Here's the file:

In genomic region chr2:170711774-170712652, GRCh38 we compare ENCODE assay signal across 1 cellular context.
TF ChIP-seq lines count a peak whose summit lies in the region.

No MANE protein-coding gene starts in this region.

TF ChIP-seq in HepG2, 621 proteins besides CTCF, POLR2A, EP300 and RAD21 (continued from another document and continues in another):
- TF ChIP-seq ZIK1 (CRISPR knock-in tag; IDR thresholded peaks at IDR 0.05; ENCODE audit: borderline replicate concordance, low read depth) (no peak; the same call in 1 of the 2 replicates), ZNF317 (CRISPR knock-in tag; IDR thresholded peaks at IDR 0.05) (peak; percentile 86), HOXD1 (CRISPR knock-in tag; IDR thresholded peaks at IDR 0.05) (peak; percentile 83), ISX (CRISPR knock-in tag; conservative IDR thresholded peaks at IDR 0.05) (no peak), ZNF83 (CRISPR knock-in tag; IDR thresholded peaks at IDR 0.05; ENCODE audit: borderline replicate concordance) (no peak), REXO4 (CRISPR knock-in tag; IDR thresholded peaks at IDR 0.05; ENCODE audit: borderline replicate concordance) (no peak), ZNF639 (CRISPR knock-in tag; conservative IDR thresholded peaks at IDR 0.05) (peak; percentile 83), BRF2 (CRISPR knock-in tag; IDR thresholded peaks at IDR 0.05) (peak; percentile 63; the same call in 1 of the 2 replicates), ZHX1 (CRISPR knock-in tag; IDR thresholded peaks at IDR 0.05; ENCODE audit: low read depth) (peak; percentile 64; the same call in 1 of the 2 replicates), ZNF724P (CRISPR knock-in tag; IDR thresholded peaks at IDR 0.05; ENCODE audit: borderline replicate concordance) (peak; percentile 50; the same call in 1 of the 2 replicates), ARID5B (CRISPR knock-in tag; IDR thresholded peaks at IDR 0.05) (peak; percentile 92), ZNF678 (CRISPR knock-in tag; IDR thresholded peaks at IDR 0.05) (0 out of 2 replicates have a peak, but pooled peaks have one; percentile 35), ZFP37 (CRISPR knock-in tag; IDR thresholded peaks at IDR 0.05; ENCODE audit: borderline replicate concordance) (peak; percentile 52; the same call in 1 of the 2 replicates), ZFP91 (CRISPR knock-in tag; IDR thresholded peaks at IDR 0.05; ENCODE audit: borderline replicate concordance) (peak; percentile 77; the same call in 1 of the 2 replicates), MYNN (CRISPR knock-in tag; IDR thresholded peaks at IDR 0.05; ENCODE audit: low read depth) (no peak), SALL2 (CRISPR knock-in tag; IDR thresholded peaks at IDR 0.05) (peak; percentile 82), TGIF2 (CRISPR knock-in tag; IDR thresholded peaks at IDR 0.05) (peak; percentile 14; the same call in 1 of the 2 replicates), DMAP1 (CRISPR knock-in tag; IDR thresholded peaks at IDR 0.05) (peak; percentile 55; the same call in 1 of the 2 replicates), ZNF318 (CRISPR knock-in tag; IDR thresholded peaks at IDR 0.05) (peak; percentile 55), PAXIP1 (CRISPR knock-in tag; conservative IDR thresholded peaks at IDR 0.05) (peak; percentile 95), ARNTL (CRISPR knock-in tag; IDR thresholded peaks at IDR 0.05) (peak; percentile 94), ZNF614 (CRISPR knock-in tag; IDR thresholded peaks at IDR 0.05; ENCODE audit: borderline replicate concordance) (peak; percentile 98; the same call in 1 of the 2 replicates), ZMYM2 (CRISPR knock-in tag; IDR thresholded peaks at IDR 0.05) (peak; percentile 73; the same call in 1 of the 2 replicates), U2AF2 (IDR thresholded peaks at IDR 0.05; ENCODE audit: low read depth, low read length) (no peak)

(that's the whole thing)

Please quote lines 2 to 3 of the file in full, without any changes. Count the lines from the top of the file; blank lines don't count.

TF ChIP-seq lines count a peak whose summit lies in the region.

No MANE protein-coding gene starts in this region.